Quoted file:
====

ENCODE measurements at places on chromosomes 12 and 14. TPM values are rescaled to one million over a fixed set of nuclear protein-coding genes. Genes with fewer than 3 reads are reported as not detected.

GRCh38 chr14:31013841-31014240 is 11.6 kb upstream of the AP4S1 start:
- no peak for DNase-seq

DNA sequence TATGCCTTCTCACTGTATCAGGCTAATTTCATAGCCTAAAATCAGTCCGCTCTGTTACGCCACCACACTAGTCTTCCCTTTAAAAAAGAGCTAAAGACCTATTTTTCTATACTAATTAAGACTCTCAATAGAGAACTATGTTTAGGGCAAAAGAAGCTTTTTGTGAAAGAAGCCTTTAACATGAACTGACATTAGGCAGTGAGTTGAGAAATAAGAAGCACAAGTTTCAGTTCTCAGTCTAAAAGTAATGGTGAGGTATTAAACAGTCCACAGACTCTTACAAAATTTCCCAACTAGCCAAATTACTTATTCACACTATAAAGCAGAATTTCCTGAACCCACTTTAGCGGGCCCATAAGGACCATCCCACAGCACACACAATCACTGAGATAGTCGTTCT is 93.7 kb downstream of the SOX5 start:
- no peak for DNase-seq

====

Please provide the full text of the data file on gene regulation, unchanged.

ENCODE measurements at places on chromosomes 12 and 14. TPM values are rescaled to one million over a fixed set of nuclear protein-coding genes. Genes with fewer than 3 reads are reported as not detected.

GRCh38 chr14:31013841-31014240 is 11.6 kb upstream of the AP4S1 start:
- no peak for DNase-seq

DNA sequence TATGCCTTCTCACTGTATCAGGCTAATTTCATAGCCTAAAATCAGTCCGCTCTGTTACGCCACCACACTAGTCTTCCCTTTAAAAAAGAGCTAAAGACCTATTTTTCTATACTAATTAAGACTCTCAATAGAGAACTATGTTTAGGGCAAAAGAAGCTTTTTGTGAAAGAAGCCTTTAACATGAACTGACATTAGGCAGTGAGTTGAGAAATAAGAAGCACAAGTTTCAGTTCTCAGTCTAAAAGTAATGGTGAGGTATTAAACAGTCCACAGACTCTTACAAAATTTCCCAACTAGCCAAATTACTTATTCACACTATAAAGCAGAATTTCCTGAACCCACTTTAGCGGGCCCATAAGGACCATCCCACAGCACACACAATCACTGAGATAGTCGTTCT is 93.7 kb downstream of the SOX5 start:
- no peak for DNase-seq